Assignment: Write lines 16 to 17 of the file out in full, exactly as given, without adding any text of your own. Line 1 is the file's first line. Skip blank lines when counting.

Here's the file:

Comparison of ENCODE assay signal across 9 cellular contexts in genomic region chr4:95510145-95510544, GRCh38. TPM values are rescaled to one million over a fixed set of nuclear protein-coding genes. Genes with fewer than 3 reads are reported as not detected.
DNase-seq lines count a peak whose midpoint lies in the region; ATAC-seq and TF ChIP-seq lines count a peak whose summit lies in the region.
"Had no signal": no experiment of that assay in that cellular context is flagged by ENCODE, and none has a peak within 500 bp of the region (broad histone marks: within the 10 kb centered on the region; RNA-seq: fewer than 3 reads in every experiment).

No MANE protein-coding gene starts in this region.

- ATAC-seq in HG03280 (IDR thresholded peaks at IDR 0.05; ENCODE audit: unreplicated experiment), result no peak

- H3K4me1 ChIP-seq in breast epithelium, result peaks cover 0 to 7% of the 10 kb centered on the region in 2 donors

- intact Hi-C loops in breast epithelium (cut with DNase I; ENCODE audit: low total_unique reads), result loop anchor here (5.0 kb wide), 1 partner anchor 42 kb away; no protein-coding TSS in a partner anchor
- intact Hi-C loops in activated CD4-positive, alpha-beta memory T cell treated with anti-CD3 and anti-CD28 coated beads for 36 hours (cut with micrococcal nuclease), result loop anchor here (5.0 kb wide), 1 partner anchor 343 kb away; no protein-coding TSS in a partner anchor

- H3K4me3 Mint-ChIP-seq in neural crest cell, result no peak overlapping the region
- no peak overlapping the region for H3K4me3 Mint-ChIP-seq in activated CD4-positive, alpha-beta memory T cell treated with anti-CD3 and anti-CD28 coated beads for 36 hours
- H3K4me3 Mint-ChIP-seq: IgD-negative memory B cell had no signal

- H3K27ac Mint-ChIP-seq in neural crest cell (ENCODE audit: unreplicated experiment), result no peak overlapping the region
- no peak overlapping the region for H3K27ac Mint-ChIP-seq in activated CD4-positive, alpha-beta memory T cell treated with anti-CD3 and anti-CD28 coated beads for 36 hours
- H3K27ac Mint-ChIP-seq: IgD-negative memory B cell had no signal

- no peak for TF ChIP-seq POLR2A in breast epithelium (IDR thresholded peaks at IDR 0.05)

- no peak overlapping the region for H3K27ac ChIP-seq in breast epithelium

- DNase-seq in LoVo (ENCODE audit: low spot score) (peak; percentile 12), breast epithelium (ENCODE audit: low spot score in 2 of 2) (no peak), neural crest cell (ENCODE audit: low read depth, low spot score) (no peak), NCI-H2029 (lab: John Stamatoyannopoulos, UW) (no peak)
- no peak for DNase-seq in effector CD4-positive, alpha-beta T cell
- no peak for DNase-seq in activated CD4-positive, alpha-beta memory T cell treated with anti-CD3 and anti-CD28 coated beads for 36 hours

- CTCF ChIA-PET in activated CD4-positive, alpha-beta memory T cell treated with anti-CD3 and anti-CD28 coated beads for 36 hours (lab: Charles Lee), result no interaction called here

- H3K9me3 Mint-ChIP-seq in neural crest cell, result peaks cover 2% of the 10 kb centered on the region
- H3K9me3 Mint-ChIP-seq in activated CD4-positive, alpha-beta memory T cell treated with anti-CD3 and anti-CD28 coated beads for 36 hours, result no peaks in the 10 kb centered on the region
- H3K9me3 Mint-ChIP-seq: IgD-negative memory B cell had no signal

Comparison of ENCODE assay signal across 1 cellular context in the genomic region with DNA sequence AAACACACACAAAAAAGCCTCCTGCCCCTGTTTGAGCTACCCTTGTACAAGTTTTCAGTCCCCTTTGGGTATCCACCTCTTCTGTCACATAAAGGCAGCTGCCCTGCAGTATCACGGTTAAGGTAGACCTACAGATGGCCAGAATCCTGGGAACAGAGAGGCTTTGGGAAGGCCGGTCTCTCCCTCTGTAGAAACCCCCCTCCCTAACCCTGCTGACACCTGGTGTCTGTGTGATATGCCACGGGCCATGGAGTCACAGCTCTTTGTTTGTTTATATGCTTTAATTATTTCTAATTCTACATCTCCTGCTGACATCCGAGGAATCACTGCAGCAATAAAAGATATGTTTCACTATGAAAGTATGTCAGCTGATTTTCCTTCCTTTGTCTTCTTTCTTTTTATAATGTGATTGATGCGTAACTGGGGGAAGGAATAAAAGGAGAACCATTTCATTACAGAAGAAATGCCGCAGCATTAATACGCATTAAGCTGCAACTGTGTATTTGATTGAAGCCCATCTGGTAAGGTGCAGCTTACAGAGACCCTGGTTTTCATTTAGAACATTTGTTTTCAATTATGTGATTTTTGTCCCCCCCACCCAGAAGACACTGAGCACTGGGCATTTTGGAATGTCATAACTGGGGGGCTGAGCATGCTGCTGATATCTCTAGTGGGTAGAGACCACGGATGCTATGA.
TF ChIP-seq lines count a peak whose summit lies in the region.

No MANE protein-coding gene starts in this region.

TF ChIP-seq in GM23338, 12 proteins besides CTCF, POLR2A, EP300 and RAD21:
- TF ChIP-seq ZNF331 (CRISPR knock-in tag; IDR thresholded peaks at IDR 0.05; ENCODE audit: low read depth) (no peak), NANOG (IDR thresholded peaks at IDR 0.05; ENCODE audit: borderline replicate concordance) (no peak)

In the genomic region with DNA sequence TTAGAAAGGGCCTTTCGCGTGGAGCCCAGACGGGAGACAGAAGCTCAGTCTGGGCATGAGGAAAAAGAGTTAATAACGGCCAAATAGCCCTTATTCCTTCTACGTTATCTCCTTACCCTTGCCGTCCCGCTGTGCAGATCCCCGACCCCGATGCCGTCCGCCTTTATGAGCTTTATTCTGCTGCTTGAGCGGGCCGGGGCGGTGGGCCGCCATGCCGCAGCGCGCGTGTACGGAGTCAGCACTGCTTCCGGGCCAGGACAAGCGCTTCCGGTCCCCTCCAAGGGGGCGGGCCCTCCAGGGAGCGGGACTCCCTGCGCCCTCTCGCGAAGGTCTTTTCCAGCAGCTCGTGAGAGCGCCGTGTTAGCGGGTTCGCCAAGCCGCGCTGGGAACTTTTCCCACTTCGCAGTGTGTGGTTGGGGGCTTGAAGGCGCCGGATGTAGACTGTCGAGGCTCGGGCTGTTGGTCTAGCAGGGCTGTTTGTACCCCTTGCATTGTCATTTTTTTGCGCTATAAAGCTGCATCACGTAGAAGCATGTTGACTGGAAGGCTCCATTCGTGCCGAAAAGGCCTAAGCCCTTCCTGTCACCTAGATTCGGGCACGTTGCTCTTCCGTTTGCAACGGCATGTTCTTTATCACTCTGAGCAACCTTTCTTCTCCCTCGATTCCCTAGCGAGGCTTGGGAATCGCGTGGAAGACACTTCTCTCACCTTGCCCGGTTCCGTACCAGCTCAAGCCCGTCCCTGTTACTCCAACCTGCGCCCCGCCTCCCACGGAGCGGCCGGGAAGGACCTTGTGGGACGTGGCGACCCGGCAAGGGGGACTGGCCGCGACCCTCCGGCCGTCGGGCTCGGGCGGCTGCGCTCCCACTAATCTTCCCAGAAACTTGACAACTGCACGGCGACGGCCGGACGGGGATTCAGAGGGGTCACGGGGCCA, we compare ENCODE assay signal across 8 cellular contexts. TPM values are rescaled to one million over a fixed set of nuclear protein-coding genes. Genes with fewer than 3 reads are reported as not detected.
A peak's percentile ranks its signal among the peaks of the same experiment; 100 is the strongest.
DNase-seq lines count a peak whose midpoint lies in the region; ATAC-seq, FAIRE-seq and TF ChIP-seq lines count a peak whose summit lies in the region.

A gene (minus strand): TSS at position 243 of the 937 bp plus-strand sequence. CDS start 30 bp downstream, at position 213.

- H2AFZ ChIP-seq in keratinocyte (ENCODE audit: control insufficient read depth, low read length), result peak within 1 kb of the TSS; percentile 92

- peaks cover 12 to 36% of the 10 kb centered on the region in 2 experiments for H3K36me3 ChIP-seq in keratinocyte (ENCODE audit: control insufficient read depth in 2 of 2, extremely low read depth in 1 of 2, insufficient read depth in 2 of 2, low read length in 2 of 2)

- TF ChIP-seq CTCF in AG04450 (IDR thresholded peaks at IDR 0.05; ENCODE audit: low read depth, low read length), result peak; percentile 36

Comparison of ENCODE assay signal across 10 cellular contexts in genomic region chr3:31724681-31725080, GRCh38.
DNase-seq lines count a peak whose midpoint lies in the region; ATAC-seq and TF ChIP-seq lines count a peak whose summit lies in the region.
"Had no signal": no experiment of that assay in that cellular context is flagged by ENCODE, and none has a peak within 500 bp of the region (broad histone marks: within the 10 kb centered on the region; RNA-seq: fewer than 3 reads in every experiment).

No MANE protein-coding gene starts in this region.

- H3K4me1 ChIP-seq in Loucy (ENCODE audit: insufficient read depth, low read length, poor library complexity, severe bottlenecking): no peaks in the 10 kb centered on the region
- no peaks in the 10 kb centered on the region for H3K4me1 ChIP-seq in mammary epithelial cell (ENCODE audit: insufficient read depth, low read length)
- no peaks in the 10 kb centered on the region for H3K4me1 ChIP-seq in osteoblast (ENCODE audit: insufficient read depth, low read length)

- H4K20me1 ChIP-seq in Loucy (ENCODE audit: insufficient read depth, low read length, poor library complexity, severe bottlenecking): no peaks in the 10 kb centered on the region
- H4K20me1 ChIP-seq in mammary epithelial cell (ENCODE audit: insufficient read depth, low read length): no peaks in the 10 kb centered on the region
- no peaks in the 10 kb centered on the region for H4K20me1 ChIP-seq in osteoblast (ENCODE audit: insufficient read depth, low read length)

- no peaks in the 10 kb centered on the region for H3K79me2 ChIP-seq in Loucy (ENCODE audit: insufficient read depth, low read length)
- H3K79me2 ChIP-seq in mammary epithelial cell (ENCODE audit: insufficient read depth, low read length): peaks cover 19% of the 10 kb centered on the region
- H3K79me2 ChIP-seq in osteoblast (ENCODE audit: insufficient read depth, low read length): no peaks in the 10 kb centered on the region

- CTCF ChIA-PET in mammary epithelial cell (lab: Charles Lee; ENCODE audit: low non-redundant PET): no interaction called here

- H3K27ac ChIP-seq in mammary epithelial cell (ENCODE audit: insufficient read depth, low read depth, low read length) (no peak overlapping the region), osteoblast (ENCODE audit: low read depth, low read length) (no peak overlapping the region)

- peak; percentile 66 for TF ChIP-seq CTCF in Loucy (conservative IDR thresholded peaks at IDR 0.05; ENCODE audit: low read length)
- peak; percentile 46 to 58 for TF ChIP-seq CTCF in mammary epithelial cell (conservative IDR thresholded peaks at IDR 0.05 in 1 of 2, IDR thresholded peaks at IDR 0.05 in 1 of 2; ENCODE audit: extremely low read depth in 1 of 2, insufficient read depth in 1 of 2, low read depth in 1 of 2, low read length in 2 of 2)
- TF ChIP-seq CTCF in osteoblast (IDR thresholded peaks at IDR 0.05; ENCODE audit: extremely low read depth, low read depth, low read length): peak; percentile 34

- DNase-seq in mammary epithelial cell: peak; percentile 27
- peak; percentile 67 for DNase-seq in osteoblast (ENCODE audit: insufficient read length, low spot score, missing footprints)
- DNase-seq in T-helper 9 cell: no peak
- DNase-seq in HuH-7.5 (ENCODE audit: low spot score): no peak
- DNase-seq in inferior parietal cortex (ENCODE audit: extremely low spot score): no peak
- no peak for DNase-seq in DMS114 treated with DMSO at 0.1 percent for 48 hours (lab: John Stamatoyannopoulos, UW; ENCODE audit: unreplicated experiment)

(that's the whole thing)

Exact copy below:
- no peak overlapping the region for H3K27ac ChIP-seq in breast epithelium

- DNase-seq in LoVo (ENCODE audit: low spot score) (peak; percentile 12), breast epithelium (ENCODE audit: low spot score in 2 of 2) (no peak), neural crest cell (ENCODE audit: low read depth, low spot score) (no peak), NCI-H2029 (lab: John Stamatoyannopoulos, UW) (no peak)